Review of the Day: Magic Candies by Heena Baek, translated by Sophie Bowman
Part of the problem with being an American reviewer of children’s books is that my ability to see what else is available in that great big wonderful world out there is limited. Unless I hop a plane to the Bologna Book Fair, I’m not able to see what’s coming out overseas (and even then, I’m just seeing the stuff that’s popping up at that fair). It’s severely limiting. For example, when Magic Candies fell into my lap, I had no idea that its creator Heena Baek (as she’s named in America, and “Baek Heena” in other countries) had thirty picture books already to her name. As a creator (and 2020 winner of the Astrid Lindgren Memorial Award), Baek excels in bringing incredible amounts of emotion and feeling out of picture books starring small photographed models. Magic Candies is the first of her books to hit American shores, and it is clear from the get go that this is the work of a woman that has been in the business for years and years. After all, the sheer skill of the project is starkly evident from the first page. Deeply touching, funny, and incredibly odd, this is the kind of picture book that gets you excited about picture books all over again.
Tong Tong’s a pretty lonely kid, but if you asked he’d tell you he was fine playing marbles by himself. One day, while looking for some additional marbles at the corner store, he comes across a pack of six marble-looking candies. After trying the first, he’s shocked to discover that he can now understand the couch and can find the remote between its cushions. The brown and white spotted one? Now Tong Tong can understand his pet dog, and the two come to a new understanding. With every candy he eats, Tong Tong is able to hear things no one else can and by listening he comes to understand them better. Finally, there’s a single candy left. It’s clear as glass and entirely transparent and when he pops it in his mouth, Tong Tong realizes that the one voice he hasn’t really heard is his own. So, to the kid he sees in the park, he asks, “Do you want to play with me?” The final shot shows the two skateboarding and scootering away together.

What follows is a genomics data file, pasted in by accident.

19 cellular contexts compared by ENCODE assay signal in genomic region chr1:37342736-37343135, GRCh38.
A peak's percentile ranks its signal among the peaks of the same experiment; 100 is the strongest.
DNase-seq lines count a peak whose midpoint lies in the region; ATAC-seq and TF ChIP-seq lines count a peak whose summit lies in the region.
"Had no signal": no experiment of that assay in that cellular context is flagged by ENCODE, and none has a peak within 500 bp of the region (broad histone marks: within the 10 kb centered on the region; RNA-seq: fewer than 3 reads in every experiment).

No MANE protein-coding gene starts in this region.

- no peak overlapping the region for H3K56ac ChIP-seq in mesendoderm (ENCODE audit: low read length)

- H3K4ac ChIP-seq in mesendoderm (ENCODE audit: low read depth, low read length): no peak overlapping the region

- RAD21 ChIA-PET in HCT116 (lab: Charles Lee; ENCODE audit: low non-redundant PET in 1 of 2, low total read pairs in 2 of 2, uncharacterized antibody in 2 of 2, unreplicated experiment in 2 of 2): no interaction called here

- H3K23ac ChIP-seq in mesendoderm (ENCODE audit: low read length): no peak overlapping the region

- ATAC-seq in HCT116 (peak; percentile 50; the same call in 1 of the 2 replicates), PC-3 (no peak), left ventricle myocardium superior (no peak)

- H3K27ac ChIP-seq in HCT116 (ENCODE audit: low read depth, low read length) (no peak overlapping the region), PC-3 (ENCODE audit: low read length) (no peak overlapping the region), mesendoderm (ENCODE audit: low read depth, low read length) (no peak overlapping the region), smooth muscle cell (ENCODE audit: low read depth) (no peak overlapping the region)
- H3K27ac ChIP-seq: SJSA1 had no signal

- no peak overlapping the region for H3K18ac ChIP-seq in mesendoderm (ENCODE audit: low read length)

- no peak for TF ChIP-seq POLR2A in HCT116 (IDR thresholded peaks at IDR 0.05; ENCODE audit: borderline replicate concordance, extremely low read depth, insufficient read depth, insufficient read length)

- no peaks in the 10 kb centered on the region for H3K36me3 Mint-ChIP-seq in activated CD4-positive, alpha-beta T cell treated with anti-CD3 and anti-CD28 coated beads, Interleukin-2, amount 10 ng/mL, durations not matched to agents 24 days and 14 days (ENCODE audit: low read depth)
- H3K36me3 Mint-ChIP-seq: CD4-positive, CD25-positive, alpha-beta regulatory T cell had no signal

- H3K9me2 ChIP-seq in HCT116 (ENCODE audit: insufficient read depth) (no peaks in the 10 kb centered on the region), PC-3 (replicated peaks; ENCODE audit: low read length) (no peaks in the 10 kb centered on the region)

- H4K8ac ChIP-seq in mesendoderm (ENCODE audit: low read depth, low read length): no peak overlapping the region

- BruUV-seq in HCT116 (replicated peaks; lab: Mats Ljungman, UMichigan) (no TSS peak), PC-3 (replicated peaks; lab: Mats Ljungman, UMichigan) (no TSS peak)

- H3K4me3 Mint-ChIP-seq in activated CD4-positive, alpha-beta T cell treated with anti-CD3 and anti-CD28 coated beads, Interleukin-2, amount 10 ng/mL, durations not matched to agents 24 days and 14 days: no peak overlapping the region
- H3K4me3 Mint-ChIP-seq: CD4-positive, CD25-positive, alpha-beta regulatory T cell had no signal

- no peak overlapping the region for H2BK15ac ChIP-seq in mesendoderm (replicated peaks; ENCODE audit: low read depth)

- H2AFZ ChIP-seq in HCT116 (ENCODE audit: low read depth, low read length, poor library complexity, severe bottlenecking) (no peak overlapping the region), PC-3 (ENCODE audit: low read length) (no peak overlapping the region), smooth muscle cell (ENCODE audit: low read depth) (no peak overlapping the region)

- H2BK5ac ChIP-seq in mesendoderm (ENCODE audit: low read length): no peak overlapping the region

Have you ever picked up a blob of Play-doh and attempted to mold it into a human head? You have a general sense of where the eyes, nose, and hair should be, but though you can see it clearly in your mind, your untrained fingers just can’t seem to figure out how to convey that image into the clay. In the field of picture books I’ve admired a great many different kinds of photographed models over the years. Yuyi Morales did it expertly in Tony Johnston’s My Abuelita. Jane Dyer managed it in this year’s Teaflet and Roog with felt. Red Nose Studio does a meticulous job in books like Elvis Is King. And in each case, you just gape at the amount of technical expertise that must go into the work. Not simply the models themselves, but the photography and all that that entails (lighting, shadow, focal points, etc.). Baek’s very good at tiny details, as with the objects on the shopkeeper’s shelves (beautifully kept out of focus in the background behind the characters) but to my mind her greatest asset is her ability to draw such incredible emotions out of her human characters’ faces. Tong Tong, in particular, goes through such a wide range of facial expressions that you never have any doubt how he feels from one moment to the next. There’s a two page sequence where you see him express four different expressions in rapid succession. From burying his head in his dad’s back with a hug to his literal jaw-drop at the talking couch, you are with Tong Tong every step of the way. This kid feels real. Even on the cover, where he examines that shiny pink candy, you can see that his two front teeth are just a little bit misaligned. That tiny detail slays me. Whole books could be written about all the things you could learn about Tong Tong just by watching him in this story. Heena Baek has brought to life a three-dimensional, fully defined world that feels as real as the book in your hands.